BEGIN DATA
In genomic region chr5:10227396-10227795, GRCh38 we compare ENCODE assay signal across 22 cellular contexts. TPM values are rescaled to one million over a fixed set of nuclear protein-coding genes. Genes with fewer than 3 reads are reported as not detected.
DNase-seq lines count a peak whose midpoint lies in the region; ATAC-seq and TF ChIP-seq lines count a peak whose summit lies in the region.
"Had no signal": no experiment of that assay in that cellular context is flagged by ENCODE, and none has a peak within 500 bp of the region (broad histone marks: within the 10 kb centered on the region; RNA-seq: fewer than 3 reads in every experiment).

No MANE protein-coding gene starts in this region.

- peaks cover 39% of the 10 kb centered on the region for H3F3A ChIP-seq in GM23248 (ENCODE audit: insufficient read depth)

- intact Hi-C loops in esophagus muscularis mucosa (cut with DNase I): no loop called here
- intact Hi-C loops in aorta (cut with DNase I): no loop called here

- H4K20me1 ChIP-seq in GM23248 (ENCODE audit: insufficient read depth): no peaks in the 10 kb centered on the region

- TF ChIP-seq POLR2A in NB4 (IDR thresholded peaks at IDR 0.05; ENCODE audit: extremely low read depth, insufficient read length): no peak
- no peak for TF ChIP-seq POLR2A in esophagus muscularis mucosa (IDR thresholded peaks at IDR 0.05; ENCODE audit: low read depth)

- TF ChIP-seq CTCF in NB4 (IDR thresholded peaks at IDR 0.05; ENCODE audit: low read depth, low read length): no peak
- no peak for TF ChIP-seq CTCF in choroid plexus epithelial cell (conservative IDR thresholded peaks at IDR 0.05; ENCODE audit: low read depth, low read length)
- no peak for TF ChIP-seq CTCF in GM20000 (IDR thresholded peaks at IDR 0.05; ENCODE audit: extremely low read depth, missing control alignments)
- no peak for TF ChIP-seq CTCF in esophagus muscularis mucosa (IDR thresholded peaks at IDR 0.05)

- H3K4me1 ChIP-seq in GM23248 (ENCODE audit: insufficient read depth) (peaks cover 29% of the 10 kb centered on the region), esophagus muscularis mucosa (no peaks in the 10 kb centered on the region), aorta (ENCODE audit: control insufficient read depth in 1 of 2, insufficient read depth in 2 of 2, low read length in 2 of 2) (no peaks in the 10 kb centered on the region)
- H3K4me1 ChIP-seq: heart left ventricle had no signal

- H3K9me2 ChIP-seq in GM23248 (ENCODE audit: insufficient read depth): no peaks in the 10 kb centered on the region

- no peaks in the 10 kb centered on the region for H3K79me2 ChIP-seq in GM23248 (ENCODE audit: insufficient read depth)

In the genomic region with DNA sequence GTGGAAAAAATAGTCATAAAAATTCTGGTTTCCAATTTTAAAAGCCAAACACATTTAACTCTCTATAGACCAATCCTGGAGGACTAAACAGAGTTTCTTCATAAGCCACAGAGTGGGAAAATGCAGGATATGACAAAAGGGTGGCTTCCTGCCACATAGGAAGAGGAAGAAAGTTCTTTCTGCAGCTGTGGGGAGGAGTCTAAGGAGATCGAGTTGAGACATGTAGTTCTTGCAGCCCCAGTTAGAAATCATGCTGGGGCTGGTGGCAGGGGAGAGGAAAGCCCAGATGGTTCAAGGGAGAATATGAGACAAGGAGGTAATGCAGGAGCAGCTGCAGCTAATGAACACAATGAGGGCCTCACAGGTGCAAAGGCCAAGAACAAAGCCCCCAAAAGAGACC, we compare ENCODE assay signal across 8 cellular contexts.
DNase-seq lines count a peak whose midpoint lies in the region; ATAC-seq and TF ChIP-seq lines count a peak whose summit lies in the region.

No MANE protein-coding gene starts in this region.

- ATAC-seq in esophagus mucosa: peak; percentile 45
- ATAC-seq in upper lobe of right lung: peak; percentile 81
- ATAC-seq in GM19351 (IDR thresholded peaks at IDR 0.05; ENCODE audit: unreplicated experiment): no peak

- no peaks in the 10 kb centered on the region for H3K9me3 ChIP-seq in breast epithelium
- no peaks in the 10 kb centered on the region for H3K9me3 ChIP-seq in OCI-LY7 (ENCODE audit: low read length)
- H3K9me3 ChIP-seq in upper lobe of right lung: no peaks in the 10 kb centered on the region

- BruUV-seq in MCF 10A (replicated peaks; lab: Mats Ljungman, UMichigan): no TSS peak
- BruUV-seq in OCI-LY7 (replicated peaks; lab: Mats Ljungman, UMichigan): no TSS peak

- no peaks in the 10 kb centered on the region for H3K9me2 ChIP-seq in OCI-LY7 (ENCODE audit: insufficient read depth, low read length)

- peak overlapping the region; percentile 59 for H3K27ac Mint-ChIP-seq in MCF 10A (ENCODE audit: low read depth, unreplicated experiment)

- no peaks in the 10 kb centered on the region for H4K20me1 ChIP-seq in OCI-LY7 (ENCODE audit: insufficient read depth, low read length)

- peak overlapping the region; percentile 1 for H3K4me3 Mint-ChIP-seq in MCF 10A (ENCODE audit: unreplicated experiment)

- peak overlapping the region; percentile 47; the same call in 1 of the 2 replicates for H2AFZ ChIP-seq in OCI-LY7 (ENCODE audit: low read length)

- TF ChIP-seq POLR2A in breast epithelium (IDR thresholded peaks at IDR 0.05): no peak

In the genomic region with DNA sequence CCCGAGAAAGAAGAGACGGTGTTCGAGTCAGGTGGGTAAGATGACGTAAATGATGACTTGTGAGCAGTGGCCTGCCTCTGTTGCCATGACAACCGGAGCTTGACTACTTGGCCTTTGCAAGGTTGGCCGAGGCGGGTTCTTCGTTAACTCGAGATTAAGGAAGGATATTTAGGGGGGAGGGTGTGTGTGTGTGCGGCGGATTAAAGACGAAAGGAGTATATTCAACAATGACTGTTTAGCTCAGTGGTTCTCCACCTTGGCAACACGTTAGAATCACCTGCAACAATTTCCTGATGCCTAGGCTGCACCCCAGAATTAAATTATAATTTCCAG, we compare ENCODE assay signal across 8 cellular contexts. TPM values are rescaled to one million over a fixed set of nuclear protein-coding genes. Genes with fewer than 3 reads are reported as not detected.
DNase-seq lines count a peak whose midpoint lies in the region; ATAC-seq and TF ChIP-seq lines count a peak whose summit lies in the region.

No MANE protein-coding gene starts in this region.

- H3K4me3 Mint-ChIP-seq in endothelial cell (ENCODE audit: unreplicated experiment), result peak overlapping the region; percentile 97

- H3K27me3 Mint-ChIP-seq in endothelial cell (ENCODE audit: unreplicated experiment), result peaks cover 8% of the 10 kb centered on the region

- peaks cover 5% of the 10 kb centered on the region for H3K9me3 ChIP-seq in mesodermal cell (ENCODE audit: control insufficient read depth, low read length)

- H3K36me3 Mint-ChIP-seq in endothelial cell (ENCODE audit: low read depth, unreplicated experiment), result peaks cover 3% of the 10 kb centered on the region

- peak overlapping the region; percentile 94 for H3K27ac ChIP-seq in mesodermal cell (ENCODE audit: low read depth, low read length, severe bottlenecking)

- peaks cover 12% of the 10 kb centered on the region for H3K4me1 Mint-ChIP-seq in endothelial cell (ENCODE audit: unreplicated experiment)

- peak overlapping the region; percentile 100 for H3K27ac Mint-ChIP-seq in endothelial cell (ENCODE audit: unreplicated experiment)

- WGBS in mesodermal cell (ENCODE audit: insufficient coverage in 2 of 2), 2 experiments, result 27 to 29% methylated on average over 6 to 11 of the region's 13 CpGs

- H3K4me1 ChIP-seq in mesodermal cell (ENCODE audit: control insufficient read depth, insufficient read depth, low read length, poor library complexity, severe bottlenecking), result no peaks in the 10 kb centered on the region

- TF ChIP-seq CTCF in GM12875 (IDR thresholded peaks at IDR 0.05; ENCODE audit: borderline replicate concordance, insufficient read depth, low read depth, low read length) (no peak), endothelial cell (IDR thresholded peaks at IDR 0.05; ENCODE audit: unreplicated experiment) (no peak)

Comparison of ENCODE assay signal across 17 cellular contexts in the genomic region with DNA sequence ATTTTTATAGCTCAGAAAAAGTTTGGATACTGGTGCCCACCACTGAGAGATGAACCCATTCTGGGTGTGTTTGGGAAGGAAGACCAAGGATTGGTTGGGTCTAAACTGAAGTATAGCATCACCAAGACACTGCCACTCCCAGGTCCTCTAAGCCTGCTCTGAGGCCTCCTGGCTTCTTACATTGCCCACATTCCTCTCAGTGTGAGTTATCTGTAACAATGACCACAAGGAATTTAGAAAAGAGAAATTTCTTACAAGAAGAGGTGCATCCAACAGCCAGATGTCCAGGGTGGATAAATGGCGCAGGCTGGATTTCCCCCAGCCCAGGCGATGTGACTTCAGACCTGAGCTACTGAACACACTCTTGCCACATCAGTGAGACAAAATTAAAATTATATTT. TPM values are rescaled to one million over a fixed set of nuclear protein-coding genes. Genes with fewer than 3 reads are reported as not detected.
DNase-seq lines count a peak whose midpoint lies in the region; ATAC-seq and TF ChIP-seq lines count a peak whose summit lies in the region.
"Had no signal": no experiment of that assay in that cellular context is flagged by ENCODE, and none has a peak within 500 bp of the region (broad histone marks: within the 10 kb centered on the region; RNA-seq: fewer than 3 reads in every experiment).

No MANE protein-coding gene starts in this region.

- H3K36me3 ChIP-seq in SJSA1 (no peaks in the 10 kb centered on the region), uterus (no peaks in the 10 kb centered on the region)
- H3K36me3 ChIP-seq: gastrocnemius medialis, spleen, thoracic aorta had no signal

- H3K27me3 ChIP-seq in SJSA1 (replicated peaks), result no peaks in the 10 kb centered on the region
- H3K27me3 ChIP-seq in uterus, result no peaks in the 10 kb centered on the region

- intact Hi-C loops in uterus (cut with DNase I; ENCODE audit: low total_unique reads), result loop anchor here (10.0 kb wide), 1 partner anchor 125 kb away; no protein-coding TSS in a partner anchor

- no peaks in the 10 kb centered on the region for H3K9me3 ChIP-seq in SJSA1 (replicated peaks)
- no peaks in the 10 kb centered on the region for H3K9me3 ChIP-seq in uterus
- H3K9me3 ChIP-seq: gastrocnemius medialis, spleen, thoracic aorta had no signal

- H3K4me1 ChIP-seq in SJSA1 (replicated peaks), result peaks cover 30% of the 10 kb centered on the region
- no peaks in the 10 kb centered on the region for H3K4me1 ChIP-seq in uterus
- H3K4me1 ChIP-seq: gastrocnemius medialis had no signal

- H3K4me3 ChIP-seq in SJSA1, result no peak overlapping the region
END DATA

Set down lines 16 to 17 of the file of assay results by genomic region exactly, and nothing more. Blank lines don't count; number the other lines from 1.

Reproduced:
- H3K4me1 ChIP-seq: heart left ventricle had no signal

- H3K9me2 ChIP-seq in GM23248 (ENCODE audit: insufficient read depth): no peaks in the 10 kb centered on the region